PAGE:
Join CHE for a special colloquium with guest Libby Robin. The English word environment was derived from the ancient practice of ‘environing’ or clearing home-places in vast and fearsome wild woods. Centuries later – when the English woods were just a memory and wilds everywhere were increasingly rare, ‘the environment’ was reinvented to suit a time when what was left of nature needed nurture, not fear, as the Great Acceleration of change was upon the Earth. The environment was at the heart of the way the West defined nature and natural resources in the 1940s era of post-war reconstruction. It was a concept for managing what was left. Professional environmental managers concentrated not so much on the nature celebrated by amateurs to the aspects amenable to ‘development’. Nature’s future, rather than its timeless present, was the focus of planners and environmental modellers, working at national and global scales. Filtering nature through economic necessity has changed what we see and how we relate to nature. Defining it as an economic resource has rescaled the environment to the planetary scale, as economies themselves have expanded and globalized. Where the ‘eco’- root of both ecology and economy originally referred to a personal household, in the second half of the 20th century, it came to mean ‘nature’ for some. For others, global economic forces were no longer connected to ideas of nature at all. The environmental revolution arose in lock-step with the digital revolution. The rise of Big Data has equipped scientific understanding of the planetary scale. The view of the small, blue planet from space has inspired both rocket science and a new sense that there is "Only One Earth”. The questions of limits – to resources, to freedom, to food, to habitat – and increasingly to the basics of life, including clean air and water, has driven the eco-disciplines and the transdisciplinary sciences of the Earth along different paths, but all are concerned about questions of environmental limits in the 21st century. Libby Robin is an historian of science and environmental ideas. She is Professor at the Fenner School of Environment and Society at the Australian National University and Senior Research Fellow at the National Museum of Australia's Centre for Historical Research.

15
Apr

"Doomstead Days" with Brian Teare
7:00PM, Central Library - Community Room 302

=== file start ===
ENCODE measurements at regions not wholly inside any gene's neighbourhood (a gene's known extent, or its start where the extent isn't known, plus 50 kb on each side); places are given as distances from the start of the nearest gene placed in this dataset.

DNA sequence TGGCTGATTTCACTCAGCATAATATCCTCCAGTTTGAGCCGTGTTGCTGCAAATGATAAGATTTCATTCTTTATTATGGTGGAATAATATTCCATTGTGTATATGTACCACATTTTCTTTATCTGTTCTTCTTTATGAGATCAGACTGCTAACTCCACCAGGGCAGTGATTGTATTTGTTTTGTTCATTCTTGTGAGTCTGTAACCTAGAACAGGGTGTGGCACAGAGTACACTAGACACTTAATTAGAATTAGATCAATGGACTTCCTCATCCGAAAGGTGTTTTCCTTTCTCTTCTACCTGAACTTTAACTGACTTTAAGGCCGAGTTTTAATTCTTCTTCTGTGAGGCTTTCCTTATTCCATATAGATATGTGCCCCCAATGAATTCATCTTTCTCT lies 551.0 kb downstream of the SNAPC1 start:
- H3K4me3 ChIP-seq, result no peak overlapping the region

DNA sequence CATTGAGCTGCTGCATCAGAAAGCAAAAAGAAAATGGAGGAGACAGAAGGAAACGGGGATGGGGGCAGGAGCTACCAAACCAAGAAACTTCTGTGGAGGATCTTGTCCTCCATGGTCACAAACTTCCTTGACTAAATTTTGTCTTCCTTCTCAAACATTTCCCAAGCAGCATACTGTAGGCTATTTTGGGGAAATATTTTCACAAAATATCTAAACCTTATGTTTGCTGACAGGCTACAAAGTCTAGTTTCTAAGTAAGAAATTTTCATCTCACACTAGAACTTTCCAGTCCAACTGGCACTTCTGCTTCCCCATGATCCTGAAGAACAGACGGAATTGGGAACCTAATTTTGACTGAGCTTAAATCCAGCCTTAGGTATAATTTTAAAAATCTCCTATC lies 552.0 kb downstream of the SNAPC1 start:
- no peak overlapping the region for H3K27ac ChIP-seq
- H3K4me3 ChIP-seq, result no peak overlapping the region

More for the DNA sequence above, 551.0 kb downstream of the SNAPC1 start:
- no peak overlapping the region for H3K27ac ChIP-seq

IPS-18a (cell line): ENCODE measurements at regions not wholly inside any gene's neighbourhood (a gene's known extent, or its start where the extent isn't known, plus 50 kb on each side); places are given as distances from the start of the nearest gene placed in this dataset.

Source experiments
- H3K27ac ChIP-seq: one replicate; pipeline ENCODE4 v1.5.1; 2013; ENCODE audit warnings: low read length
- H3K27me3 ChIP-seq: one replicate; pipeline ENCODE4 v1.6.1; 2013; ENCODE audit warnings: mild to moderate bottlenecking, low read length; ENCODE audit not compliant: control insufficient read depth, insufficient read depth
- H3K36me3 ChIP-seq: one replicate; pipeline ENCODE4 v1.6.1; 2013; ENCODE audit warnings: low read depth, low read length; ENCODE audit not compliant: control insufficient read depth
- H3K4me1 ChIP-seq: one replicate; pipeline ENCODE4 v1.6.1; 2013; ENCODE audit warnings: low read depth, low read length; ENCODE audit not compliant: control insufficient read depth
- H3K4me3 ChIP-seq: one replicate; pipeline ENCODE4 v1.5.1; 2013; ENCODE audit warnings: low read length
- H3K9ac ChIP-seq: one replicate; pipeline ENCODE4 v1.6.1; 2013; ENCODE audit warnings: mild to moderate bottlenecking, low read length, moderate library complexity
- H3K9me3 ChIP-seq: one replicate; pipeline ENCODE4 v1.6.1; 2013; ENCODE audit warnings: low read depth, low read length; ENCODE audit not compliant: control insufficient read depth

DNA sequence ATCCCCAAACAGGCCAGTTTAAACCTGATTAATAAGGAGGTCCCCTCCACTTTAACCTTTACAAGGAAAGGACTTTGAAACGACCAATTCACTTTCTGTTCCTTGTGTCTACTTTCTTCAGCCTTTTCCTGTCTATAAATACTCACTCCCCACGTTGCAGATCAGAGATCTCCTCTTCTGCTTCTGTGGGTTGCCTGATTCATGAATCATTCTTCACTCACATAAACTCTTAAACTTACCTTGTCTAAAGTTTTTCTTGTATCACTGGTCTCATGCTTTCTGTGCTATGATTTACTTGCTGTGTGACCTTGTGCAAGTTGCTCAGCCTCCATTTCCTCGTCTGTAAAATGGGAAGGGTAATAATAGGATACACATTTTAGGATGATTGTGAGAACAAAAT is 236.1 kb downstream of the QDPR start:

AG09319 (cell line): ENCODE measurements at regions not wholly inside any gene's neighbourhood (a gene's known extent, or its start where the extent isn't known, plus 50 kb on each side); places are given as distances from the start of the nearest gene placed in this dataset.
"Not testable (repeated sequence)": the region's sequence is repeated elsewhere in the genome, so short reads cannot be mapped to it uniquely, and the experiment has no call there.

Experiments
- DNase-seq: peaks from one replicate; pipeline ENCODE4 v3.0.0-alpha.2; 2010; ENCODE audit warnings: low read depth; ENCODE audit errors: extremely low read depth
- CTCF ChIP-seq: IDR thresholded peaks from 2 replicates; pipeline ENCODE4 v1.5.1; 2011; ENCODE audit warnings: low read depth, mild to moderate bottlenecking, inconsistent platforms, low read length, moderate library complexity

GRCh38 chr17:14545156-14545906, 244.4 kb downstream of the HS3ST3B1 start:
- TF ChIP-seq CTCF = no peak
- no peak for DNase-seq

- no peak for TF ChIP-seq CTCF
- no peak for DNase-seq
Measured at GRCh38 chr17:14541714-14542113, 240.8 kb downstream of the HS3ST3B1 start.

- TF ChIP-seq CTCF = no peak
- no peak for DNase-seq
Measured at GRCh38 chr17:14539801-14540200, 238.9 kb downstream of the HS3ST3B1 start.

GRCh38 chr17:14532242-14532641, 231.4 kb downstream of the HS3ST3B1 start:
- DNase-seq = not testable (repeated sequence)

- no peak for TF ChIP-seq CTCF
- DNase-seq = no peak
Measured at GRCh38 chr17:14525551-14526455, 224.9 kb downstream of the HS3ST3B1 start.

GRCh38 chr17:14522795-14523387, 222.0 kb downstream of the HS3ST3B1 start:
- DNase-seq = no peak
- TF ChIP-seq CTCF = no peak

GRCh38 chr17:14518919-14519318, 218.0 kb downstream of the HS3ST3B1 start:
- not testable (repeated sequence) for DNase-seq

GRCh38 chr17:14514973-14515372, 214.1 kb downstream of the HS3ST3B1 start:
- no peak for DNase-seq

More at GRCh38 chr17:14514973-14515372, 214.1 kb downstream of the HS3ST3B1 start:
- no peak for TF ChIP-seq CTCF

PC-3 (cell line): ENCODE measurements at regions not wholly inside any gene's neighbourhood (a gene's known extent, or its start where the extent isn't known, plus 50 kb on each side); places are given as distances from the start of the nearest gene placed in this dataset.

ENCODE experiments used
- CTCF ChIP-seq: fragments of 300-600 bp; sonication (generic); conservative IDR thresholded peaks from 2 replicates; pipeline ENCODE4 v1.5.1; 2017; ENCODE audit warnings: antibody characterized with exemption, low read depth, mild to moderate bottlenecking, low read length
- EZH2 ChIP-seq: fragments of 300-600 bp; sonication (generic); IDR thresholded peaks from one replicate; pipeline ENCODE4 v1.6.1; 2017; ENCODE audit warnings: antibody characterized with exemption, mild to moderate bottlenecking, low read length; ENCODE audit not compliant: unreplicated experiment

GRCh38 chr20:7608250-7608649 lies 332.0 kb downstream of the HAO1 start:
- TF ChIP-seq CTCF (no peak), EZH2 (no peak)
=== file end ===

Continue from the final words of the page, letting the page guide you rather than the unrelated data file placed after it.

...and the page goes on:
Presented in partnership with the UW-Madison Program in Creative Writing and the Wisconsin Book Festival, Brian Teare offers readers a new kind of nature poem—one that both anticipates and contributes to the renewal of public dialogue about environmental ethics and individual responsibility instigated by the UN’s recent report on climate change. Doomstead Days is a lyrical series of experiments in embodied ecological consciousness. Drafted on foot, these site-specific poems document rivers, cities, forests, oil spills, mountains, and apocalyptic visions. They encounter refineries and urban watersheds, megafauna and industrial toxins, each encounter intertwining ordinary life and ongoing environmental crisis. Days pass: war- time days, days of love and sex, sixth extinction days, days of chronic illness, all of them doomstead days. Through these poems, we experience the pleasure and pain of being a body during global climate change. Brian Teare is the recipient of poetry fellowships from the National Endowment for the Arts, the MacDowell Colony, the Fund for Poetry, the Marin Headlands Center for the Arts, and the American Antiquarian Society. He is the author of five full-length books, The Room Where I Was Born, Sight Map, the Lambda-Award-winning Pleasure, Kingsley Tufts finalist Companion Grasses, and The Empty Form Goes All the Way to Heaven. He’s also published seven chapbooks, and is Associate Professor at Temple University in Philadelphia.

18
Apr

"An Evening of Conversation with Donna Haraway and Anna Tsing"
7:30PM, Union South Varsity Hall
The concluding event of the Spring 2019 semester of the 2019-2020 Mellon Sawyer Seminar on "Interrogating the Plantationocene," co-sponsored by the Center for Culture, History, and Environment, will be an evening of conversation with Donna Haraway (Distinguished Professor Emerita in the History of Consciousness and Feminist Studies, University of California, Santa Cruz) and Anna Tsing (Professor of Anthropology, University of California, Santa Cruz). The event is free and open to the public.

13
May

Changing Landscapes of Indigeneity: Place-Based Workshop 2019
8:00AM, Science Hall 175
Our annual Place-Based Workshop, a multi-day program involving field trips and overnight stays, will be held on the theme "Changing Landscapes of Indigeneity" in 2019. This workshop will run May 13-16, and is open to CHE Associates. For more information about getting involved in the planning of this workshop, please see our Place-Based Workshop page.